Bryan Grimes, the respectable Confederate North Carolinian was born November 2, 1828 on his family’s plantation in Pitt County called “Grimesland”. His father was described as one of the “most upright, honest, and enterprising farmers in Pitt County”. His mother died when he was just four months old. At age 15 he attended the University of North Carolina and graduated four years later in 1848 when he returned to Grimesland to run the plantation. In 1851 he married Elizabeth Davis. The couple had four children before Elizabeth died six years after marrying Bryan Grimes. He then traveled to Europe, returning in 1860, just in time to witness the political turmoil that followed the presidential election that year. He won a position as a delegate to the North Carolina Secession Convention. After the convention he resigned and was given the rank of Major in the 4th NC Infantry. He fought at 1st Manassas and was given command of the 4th NC later in 1861. During the Seven Days Battles the 4th NC received its “baptism of fire” but fought gallantly. Grimes was not present at Antietam due to an injury but at Fredericksburg he briefly commanded a brigade in D.H. Hill’s division. Grimes and the 4th NC followed the Army of Northern Virginia to the battles of Chancellorsville and Gettysburg, fighting bravely and even becoming the first Confederate regiment to enter the town of Gettysburg. They did not see action later in the battle however. In September of 1863, Grimes married Charlotte Emily Bryan and would go on to have 10 children with her. During the Overland Campaign Grimes was promoted to Brigadier General. His brigade saw a great deal of action in the 1864 Shenandoah Valley Campaign where he took over command of Stephen D. Ramseur’s division after Ramseur died. He was again promoted to Major General in February of 1865, the last Confederate to be promoted to that rank in the Army of Northern Virginia. His division served as the rearguard during the Appomattox Campaign. He surrendered along with the rest of the Army of Northern Virginia. He tended to his estate from 1867 to 1880 when he was assassinated so that he would not testify in a court case. The murderer was lynched after being arrested several years later.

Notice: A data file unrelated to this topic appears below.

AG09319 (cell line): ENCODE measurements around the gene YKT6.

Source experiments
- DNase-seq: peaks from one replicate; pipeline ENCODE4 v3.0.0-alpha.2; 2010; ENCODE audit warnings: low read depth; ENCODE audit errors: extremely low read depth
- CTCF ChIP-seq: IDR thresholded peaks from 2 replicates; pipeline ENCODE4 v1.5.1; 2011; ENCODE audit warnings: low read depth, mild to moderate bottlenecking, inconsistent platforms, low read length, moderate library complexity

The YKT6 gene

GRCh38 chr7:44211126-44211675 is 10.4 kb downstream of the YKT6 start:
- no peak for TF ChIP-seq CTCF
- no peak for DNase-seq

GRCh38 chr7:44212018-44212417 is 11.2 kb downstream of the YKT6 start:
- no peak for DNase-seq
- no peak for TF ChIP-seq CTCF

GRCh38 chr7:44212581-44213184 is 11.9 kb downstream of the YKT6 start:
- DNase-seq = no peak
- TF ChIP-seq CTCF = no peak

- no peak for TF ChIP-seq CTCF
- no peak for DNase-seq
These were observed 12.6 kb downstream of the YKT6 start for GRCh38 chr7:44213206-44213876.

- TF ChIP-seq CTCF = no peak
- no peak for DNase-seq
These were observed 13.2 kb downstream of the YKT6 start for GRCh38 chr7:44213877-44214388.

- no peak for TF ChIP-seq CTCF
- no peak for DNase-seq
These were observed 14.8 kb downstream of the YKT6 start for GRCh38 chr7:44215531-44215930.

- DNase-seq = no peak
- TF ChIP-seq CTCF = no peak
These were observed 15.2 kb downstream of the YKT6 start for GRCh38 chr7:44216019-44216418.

Stephen Dodson Ramseur
Stephen Dodson Ramseur (preferring Dodson Ramseur) was born on May 13, 1837, in Lincolnton, NC. When he was 16 he applied to West Point but couldn’t get an appointment and went to Davidson College instead. He is said to have been a devout Presbyterian. He left for West Point when in April of 1856 after his math professor, D.H. Hill (yes, that D.H. Hill) secured an appointment for him. He graduated in 1860 and was comissioned into the 3rd Artillery but later resigned to fight for Alabama. Once North Carolina seceded he offered his services to his home state and was comissioned as an artillery captain in the Ellis Light Artillery and stationed with the Army of the Peninsula under John Magruder in the Virginia Peninsula at Yorktown in early 1862. In April he was elected to be the commander of the 49th NC Infantry. At the Battle of Malvern Hill he was shot in the arm and had to be sent back to North Carolina to recover. In late 1862 he was promoted to Brigadier General and given command of a brigade in the 2nd Corps of the Army of Northern Virginia which Thomas Jackson commanded. His brigade did fight at Fredericksburg. At Chancellorsville, Ramseur’s brigade in the flank attack. At Gettysburg, Ramseur and his brigade fought only on the 1st day, fighting the Union 1st Corps to Cemetery Hill. Ramseur and his brigade continued to fight bravely with the Army of Northern Virginia, fighting in the Battle of the Wilderness, Spotsylvania Courthouse— where he was promoted to Major General and received command of Jubal Early’s division after Early was promoted. He was also shot in the right arm. He went on to fight with his new division at Cold Harper, Fisher’s Creek, 3rd Winchester, and Cedar Creek. Immediately prior to the Battle of Cedar Creek, Ramseur’s first and only child was born, a daughter, though he never found out the sex. At Cedar Creek, Ramseur took part in the morning assault on Union forces. The Union counterattacked later that day at which point Ramseur’s horse was shot from under him. Another horse was soon shot from under him a second time. As he mounted a third horse, he was shot in the right side and through his lungs. His ambulance was later captured and he died the next day in the hands of the Union. His last words were: “Bear this message to my precious wife—I die a Christian and hope to meet her in heaven.” On February 20, 1889, the town of Columbia, Randolph County, NC, was renamed to Ramseur to honor the Confederate general and clear up confusion between the small town and Columbia, SC.
-By Southern Revivalist